The title speaks for itself.

This is the IGKT and it is a forum for knot geeks.
So I think the topic title and intent fits within the scope of the IGKT.

The ten commandments for every aspiring youtuber knot tester

1. Don't indicate the test article material specifications (ie don't provide any details about the type of rope/cordage used in the test - just let people guess. All ropes are the same.)

2. Don't use a load cell to measure the magnitude of the force - just refer to it as a 'force'. A force is a force - who cares how much force? Measurement is for geeks.

3. If you use a drop mass to generate a dynamic loading event - don't specify the amount of mass used (its a guessing game - just let people guess the mass). Also, who cares about the magnitude of the fall distance? A fall is a fall - gravity sucks right?

4. If the focus and subject of your test is a particular concept - don't bother defining it. Just assume that your audience understands...

5. Mix two different knots in each test run (ie use different knot geometries to introduce more variance). Variance is good - the more the better.

6. Your mindset must only be 'pull-it-till-it-breaks' - nothing else is important. Strength is everything - and this must be your default mindset. Knot efficiency is only defined according to the metric of force. other factors such as the amount of rope material required to form the knot, whether the knot is resistant to jamming, whether the knot can also be tied without access to either end, the footprint (size/volume) of the knot, and its stability + security under a variety of loading profiles are all irrelevant and in the realm of science geeks and aliens.

7. If you perform a slow pull type test (eg with a ram on a horizontal test bed) - ignore the fixing at the stationary anchor - only observe what happens to the knot at the moving anchor point. If there is any pattern to which side the knots are breaking, don't report it - keep it confidential.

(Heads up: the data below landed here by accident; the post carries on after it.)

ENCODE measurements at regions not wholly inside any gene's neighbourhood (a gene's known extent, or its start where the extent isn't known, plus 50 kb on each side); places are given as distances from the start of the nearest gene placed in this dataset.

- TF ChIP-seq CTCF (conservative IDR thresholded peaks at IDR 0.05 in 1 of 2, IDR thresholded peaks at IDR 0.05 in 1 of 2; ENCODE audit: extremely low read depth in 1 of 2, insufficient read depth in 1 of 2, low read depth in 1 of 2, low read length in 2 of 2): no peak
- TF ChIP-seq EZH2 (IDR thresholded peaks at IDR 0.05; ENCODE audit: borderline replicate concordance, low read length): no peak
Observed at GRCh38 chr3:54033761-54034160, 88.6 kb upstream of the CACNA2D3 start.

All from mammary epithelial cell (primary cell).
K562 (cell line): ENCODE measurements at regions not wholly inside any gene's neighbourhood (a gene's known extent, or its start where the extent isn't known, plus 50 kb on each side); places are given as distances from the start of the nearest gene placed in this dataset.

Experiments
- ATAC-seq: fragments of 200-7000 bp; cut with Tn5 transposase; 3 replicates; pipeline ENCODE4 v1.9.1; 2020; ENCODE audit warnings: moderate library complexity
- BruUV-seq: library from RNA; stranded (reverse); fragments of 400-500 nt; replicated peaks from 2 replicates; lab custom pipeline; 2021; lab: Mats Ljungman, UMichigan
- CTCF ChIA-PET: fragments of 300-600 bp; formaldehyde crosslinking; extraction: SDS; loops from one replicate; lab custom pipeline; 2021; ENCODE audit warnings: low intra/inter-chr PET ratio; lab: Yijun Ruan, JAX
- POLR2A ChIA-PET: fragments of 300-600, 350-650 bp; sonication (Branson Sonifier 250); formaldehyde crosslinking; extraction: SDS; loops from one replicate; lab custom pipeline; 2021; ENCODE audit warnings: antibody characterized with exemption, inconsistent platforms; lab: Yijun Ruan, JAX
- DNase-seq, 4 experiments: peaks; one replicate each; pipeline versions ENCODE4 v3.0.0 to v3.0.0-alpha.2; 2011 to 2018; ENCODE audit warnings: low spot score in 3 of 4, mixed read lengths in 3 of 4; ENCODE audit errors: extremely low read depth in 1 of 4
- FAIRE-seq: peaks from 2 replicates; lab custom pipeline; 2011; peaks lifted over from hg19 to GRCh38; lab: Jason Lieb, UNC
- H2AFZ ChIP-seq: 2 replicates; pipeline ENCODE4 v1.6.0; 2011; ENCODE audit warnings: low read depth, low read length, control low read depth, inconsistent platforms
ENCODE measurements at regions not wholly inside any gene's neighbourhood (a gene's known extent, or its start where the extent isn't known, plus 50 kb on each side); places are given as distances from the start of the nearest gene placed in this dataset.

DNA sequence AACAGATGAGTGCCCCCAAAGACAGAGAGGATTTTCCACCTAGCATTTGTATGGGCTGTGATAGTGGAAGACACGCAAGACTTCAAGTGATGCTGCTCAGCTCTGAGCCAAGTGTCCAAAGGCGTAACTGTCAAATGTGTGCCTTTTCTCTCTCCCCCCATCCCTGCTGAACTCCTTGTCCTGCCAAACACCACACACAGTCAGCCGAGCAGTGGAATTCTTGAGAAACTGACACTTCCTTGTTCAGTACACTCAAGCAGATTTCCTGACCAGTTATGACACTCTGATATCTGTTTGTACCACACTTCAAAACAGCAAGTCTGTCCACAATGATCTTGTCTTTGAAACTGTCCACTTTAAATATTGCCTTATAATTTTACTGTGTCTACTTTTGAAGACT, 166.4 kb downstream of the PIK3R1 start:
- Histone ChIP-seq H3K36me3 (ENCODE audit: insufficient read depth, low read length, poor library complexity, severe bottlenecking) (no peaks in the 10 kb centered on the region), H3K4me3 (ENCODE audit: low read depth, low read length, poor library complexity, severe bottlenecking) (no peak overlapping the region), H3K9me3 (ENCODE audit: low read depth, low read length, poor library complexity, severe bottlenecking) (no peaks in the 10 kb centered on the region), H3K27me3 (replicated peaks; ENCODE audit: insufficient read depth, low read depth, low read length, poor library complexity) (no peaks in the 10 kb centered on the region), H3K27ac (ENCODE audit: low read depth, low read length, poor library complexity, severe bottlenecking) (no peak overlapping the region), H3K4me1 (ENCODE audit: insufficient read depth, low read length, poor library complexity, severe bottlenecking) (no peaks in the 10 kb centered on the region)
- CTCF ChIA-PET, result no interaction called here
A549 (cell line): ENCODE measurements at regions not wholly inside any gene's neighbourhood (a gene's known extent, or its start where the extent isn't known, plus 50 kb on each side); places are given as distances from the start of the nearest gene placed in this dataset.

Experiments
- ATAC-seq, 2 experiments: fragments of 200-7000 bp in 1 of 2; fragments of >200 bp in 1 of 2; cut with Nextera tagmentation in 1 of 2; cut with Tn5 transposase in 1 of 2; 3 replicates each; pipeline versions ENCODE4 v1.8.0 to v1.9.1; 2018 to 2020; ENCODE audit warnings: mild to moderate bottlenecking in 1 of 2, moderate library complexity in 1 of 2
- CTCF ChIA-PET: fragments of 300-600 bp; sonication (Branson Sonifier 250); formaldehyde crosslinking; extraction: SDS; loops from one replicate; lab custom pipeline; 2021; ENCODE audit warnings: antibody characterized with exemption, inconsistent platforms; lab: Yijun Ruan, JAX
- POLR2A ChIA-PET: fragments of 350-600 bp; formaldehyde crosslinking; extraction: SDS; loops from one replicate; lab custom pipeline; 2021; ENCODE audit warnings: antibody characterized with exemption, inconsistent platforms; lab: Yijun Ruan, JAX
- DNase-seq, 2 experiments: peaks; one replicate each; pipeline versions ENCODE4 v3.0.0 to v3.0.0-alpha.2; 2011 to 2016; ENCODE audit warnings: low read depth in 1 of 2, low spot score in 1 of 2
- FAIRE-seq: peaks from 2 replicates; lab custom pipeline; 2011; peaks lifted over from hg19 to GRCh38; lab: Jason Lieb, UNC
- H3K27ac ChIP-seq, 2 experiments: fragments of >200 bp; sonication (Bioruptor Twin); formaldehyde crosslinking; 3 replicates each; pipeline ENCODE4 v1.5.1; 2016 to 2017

8. Never reveal exactly how you tied your knot specimens (eg don't take high quality photos/video of your knot specimens) - just assume that everyone knows the type of knot and how its tied (other people don't need to know exactly how you tied your knots - it should be obvious, so why waste time and energy trying to document it?).

9. Just do one test - statistically valid samples are for science geeks and aliens - one test is all you need to prove a point.

10. Don't bother using an experimental 'control' - the whole concept of a control is for science geeks. Real science can be done just as effectively without using a control.

...

If you successfully achieve all ten points, go ahead and upload your video to youtube and publish to the world.
Be proud of your achievement and contribution to knot science - sit back, wait for all the 'likes' and take delight that by default, the lay-public will perceive you to be an expert.

Just love tongue-in-cheek. 
Replace Don?t with Do and it hits the Mark.

I think it is time for a good list for the home enthusiast to follow so others can replicate and confirm the results, or (k)not.
I don?t see the need for absolute breaking tests here, most of us will never use a rope till it breaks. And there are the manufacturers specs to use as a safe use guideline.